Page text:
A play on the Pick-Up Artist high designation of “supreme gentleman,” this subprime gentleman can be used to emphasize the narcissistic aspects of a figure like Elliot Rodger—the 2014 Isla Vista spree killer associated with the incel community. As articulated by NM Pod 21 guest Michael Crumplar, a subprime gentleman personifies McMansion logic: ties self-worth to the acquisition of mass-market signifiers of wealth, has performatively expensive exterior but hollow inside, aimlessly inhabits the American suburban landscape channeling its social alienation, and has limited engagement with natural world and physical communal spaces. Despite great effort, the subprime gentleman is incapable of self-actualizing into his obsessive ideal of conquesting gentleman.
Mike Crumplar: Elliot’s whole thing is trying to answer the question of “What does my father have that I don't have?” It tracks this desire of everybody else. And the only thing that he can come up with is the money that his father has. But that doesn't even click because what he doesn't understand is his father was just able to schmooze with people and tell people what they wanted to hear, as you can see in this 2020 interview, where he's trying to be like, “Oh, yeah, I know, I'm so sorry about all this. My son was such a horrible dude.”
LIL INTERNET: I mean, that's the one thing I still can't get. Is it a specific mental diagnosis or something where he had no interiority and couldn't imagine anything other than these sort of utilitarian simple models interacting with each other, almost like an automaton?
Daniel Keller: I think we're kind of avoiding the elephant in the room of neuro-diversity here, because he's so clearly suffering from some level of autism. His inability to understand those types of things...
LI: It's just autism.
MC: Yeah. But it's a mix of things. The way that you would talk about this in the DSM terms, I would say that he is a narcissist, that is somewhere on the autism spectrum.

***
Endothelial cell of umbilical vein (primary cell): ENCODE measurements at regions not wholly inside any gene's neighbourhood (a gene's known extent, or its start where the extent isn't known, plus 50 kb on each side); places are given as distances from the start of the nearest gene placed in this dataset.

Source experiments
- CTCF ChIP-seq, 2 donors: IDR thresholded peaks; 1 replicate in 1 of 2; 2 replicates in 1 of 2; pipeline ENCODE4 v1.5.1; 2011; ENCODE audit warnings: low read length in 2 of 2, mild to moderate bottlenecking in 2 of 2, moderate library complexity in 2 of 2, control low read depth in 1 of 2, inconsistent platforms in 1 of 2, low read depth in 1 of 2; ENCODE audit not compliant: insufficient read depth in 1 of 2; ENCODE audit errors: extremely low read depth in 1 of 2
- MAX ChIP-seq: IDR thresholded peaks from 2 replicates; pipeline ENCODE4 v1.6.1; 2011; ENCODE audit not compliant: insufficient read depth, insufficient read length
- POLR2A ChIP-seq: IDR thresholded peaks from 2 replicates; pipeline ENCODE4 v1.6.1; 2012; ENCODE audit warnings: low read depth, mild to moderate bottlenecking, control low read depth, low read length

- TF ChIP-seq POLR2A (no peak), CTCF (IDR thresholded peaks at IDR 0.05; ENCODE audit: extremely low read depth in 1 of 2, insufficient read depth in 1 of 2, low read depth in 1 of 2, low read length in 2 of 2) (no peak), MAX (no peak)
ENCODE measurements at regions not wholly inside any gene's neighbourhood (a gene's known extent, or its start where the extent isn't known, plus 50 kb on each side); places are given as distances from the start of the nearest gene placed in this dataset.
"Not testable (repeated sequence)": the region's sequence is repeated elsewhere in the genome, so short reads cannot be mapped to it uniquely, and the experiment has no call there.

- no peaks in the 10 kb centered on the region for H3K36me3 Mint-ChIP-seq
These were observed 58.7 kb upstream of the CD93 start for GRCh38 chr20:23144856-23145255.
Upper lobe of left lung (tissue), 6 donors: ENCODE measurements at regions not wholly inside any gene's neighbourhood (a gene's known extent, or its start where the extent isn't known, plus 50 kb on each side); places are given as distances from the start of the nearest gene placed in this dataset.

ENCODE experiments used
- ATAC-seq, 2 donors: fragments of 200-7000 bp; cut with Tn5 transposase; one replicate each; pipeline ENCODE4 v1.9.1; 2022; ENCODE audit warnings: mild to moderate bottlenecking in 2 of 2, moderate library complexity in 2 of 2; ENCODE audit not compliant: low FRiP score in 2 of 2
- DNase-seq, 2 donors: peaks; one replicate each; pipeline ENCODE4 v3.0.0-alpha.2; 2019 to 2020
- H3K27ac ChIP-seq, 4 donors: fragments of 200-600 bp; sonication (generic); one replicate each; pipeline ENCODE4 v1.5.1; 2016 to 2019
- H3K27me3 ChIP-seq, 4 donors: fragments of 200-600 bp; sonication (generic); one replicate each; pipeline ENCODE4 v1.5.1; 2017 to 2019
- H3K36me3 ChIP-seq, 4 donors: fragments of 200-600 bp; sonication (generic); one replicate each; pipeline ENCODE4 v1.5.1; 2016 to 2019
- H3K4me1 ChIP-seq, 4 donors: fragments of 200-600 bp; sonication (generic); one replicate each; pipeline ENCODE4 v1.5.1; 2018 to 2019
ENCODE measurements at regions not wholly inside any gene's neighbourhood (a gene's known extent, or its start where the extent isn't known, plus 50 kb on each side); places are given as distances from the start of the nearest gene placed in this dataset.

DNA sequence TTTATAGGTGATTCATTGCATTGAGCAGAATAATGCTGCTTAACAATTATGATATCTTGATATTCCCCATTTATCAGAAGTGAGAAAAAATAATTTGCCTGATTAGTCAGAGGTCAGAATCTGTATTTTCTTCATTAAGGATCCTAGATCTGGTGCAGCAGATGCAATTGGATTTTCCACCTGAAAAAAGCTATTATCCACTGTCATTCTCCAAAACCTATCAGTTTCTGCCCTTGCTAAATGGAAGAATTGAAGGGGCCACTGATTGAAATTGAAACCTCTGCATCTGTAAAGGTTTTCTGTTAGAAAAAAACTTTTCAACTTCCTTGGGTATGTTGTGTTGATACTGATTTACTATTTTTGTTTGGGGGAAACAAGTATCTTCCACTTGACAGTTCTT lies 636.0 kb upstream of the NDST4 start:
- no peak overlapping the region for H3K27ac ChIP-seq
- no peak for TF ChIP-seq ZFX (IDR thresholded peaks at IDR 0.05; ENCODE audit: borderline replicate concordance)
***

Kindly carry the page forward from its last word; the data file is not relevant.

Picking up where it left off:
LI: Yeah. There we go.
MC: And that [afflicted] person would be completely satisfied with that as a diagnosis.
Carly Busta: I like the diagnosis that Elliot Rodger is a human personification of the McMansion ideology.
DK: I also thought “subprime gentleman'' would work too.
CB: Can you unpack “He is the first human personification of the McMansion ideology”? That's so perfect.
MC: That’s one of the best insights that I make in that [essay and] that I'm proudest of. Okay, where to start with this. He moves around a lot in his youth. He doesn't talk about any social world. It's just events in sequence that happen and things that just occur around him. So he moves around McMansions and idyllic Southern California. He talks about doing things like taking very long walks before he gets his driver's license. And when you take really long walks in the suburbs, it's the most alienating thing ever.
DK: Yes, totally.
MC: It's how the incel sees it. And I'm from the suburbs of Northern Virginia, which is just as shitty to walk around. And I feel as if, in a sense, the Elliot Rodger McMansion life is a lot like this general, middle class American alienation where you're tied to your parents in a way. Parents mediate all his social interactions because he can’t really talk to other kids. The term playdate is like what his parents used when he was a child, and he never grew beyond being like, oh, this isn’t a playdate anymore.
DK: He doesn’t know how to chill. He doesn’t know how to hang.
MC: He definitely does not know how to chill or how to hang.